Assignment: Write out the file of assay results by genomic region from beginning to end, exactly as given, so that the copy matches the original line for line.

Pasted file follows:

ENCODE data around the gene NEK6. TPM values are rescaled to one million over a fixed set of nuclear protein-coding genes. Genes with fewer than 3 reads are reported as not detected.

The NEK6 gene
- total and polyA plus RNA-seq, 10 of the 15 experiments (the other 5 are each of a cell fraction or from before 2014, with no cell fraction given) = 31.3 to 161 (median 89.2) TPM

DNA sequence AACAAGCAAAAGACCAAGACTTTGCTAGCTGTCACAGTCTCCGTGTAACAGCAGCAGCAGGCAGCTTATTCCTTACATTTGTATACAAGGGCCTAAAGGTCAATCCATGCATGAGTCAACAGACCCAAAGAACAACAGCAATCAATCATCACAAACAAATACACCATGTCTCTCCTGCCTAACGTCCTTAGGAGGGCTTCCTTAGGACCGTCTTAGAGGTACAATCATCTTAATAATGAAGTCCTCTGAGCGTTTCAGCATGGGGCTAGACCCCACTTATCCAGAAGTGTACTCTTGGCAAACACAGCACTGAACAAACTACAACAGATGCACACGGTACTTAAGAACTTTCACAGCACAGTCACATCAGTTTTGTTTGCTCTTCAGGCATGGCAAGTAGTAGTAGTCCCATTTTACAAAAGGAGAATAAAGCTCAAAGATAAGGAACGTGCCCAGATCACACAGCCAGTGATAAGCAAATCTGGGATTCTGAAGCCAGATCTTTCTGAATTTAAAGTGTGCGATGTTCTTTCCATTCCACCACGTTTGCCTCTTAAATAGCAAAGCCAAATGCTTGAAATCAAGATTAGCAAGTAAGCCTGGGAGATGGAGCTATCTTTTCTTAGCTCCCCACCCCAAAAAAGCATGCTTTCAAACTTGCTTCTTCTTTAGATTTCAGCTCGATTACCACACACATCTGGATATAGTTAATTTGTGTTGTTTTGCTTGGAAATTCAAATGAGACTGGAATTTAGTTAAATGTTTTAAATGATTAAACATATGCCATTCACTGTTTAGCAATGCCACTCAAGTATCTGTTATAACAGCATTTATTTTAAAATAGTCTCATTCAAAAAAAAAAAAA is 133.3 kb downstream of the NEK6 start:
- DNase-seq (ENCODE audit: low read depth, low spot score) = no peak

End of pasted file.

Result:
ENCODE data around the gene NEK6. TPM values are rescaled to one million over a fixed set of nuclear protein-coding genes. Genes with fewer than 3 reads are reported as not detected.

The NEK6 gene
- total and polyA plus RNA-seq, 10 of the 15 experiments (the other 5 are each of a cell fraction or from before 2014, with no cell fraction given) = 31.3 to 161 (median 89.2) TPM

DNA sequence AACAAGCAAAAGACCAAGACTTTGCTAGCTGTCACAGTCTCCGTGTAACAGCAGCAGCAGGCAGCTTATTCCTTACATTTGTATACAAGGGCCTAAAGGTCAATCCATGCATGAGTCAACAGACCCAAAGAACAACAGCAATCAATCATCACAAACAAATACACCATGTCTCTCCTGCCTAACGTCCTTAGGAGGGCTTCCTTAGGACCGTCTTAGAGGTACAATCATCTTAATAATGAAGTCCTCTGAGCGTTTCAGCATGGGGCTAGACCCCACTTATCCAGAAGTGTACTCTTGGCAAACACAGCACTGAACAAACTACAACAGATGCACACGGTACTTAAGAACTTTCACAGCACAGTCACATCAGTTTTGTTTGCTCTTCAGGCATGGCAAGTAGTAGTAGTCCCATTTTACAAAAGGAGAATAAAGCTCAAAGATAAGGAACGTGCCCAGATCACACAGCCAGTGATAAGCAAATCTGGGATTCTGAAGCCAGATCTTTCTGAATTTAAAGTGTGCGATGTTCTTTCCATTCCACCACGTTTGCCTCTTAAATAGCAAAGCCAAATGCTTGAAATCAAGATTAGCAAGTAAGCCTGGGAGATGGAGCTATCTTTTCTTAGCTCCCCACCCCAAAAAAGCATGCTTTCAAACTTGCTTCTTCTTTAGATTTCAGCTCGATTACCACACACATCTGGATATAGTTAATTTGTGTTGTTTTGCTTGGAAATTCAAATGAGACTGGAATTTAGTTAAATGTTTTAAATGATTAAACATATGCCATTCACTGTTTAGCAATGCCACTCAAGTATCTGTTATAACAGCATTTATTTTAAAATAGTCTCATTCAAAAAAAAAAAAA is 133.3 kb downstream of the NEK6 start:
- DNase-seq (ENCODE audit: low read depth, low spot score) = no peak